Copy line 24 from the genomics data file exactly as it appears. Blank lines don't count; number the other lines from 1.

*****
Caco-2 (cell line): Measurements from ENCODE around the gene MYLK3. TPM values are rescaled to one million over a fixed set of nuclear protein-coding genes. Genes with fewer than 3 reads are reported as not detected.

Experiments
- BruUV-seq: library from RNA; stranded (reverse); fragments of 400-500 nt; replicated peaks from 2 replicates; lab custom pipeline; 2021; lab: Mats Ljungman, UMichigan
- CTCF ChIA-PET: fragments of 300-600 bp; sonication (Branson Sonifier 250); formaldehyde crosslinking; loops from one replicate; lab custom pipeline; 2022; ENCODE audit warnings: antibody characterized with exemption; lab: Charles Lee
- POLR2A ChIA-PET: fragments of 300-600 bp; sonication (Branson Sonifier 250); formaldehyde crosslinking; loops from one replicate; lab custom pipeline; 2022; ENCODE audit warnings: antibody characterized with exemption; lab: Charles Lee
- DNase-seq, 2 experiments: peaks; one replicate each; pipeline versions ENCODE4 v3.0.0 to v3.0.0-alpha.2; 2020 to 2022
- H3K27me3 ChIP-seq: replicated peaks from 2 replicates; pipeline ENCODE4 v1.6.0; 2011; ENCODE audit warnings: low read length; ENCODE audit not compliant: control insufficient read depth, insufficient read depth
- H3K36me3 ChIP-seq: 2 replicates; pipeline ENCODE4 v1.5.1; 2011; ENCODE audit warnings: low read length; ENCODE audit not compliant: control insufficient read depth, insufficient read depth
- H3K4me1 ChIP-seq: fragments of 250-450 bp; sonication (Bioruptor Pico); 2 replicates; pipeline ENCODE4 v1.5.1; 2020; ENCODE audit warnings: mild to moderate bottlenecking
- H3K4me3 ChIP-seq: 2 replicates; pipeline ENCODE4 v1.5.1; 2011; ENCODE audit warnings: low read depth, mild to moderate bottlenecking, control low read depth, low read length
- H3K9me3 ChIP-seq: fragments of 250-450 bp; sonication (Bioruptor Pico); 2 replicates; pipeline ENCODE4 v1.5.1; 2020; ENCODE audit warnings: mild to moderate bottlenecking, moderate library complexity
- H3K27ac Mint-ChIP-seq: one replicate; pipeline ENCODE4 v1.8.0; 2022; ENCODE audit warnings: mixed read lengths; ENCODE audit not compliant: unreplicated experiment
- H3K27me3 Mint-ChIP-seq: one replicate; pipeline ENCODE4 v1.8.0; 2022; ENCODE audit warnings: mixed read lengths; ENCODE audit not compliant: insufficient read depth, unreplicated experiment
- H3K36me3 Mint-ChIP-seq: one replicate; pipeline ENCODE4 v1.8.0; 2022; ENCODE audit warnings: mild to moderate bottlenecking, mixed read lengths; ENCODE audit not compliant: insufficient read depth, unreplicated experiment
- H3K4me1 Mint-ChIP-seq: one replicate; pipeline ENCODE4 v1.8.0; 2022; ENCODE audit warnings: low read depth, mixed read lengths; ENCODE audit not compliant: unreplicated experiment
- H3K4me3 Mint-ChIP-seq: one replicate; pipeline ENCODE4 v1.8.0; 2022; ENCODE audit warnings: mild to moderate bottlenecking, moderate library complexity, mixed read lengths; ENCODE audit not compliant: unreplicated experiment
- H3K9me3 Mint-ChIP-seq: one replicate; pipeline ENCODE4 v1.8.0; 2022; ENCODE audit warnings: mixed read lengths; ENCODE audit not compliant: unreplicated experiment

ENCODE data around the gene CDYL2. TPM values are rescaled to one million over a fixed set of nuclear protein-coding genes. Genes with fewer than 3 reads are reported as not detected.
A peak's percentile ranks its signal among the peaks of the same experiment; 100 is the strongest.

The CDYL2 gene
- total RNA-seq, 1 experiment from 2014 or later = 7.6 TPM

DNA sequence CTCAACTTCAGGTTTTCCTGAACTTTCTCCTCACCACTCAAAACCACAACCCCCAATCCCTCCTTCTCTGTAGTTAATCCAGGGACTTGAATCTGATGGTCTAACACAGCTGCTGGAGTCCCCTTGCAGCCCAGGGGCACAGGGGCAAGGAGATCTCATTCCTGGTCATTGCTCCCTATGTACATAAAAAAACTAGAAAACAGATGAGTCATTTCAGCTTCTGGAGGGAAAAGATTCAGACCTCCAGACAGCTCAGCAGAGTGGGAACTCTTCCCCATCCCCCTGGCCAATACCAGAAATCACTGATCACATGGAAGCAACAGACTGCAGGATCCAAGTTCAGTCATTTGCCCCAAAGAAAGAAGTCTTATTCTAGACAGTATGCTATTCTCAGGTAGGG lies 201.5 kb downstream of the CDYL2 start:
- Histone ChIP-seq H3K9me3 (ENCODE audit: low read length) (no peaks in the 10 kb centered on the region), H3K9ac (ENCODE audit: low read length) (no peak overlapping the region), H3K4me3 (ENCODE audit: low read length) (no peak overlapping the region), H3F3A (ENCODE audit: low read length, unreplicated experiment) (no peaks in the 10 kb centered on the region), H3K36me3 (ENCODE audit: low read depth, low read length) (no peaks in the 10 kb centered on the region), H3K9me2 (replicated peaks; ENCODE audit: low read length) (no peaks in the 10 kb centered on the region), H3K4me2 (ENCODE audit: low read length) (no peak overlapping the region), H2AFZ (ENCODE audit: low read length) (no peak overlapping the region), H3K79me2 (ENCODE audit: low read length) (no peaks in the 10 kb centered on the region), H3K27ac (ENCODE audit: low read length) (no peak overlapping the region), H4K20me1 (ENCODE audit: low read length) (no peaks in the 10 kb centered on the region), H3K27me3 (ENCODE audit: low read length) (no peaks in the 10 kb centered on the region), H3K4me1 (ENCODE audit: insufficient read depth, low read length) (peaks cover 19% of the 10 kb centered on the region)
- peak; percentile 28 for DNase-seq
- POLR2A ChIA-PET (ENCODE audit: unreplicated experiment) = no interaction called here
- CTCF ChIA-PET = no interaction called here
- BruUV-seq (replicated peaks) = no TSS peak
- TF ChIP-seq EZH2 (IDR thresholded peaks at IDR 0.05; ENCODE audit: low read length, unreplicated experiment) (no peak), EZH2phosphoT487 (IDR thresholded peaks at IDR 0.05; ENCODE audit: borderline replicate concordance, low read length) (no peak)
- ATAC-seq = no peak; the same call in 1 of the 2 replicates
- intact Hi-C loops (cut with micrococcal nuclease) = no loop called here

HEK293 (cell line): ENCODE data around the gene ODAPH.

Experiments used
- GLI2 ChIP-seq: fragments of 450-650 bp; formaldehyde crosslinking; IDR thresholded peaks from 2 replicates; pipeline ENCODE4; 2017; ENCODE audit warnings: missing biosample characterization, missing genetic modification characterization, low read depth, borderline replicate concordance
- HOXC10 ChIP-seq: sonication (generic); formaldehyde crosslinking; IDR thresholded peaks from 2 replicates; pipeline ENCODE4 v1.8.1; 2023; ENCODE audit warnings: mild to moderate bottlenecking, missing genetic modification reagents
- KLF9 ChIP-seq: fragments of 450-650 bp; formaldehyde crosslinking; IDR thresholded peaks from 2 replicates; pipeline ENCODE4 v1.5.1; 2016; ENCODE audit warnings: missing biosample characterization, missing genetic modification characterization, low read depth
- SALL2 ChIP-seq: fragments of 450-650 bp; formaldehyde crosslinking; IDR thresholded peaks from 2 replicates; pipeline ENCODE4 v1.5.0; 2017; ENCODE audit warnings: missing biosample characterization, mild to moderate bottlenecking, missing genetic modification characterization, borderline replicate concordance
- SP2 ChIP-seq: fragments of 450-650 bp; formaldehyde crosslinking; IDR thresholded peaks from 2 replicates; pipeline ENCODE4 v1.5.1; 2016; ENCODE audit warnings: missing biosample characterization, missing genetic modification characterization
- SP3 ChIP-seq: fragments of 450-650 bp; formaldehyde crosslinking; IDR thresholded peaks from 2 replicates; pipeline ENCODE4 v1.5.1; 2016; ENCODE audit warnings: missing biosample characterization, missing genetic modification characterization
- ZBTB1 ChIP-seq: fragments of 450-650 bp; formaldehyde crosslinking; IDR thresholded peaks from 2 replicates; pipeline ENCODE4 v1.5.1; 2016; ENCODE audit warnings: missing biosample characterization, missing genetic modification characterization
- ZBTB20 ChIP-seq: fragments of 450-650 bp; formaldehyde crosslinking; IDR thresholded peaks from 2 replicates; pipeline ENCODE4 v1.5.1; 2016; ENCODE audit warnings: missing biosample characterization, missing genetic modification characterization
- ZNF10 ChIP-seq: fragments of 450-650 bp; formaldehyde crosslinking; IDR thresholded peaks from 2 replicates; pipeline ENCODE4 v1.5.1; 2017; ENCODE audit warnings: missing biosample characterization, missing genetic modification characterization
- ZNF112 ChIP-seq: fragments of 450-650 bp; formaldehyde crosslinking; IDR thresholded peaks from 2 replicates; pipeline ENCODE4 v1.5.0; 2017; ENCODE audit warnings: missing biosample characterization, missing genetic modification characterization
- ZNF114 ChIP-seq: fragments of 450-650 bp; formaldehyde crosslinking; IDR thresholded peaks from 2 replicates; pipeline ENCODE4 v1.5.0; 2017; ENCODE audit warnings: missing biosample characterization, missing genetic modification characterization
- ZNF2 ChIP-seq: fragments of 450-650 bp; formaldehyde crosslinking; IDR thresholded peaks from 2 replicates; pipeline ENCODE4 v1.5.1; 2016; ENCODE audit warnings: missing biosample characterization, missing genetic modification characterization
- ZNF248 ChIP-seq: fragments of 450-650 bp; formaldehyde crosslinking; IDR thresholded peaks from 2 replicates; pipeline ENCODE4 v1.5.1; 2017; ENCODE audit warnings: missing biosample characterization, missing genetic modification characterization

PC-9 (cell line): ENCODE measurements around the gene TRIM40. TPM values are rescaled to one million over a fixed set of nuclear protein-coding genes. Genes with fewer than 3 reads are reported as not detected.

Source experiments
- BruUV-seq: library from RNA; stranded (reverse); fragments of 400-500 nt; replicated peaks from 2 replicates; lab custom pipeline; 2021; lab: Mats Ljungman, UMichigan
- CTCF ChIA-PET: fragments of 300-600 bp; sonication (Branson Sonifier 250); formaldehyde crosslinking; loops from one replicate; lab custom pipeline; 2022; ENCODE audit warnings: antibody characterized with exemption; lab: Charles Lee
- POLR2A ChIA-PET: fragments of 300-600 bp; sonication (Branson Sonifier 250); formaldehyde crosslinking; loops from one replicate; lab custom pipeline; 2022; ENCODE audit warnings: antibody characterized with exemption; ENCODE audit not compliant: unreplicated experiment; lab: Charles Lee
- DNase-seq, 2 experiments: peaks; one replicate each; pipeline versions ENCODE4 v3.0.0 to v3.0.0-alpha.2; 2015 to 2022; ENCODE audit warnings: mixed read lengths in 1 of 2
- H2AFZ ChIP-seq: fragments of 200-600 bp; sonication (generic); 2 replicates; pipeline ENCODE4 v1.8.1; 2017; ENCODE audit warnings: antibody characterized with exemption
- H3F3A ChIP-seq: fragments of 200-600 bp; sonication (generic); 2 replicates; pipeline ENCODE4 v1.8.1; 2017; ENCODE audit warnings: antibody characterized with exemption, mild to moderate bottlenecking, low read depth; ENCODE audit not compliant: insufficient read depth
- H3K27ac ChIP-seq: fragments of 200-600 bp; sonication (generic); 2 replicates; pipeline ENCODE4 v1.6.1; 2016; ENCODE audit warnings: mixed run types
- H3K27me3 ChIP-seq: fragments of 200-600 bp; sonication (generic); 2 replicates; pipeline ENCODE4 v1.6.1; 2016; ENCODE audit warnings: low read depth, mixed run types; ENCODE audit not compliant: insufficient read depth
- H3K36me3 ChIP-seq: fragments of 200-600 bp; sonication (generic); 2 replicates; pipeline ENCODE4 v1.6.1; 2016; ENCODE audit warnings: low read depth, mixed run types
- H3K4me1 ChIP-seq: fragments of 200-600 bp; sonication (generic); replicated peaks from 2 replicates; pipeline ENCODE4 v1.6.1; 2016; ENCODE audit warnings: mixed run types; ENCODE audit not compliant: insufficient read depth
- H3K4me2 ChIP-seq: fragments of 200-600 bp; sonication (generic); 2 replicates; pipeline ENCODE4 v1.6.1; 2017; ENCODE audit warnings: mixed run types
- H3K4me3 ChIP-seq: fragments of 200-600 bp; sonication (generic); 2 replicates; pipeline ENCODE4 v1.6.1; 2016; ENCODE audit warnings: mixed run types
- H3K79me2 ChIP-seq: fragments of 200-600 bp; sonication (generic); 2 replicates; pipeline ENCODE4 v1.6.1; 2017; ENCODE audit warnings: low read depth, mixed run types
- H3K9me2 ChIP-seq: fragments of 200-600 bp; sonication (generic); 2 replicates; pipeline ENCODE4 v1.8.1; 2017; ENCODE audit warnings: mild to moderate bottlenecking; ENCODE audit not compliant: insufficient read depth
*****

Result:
- peak; percentile 28 for DNase-seq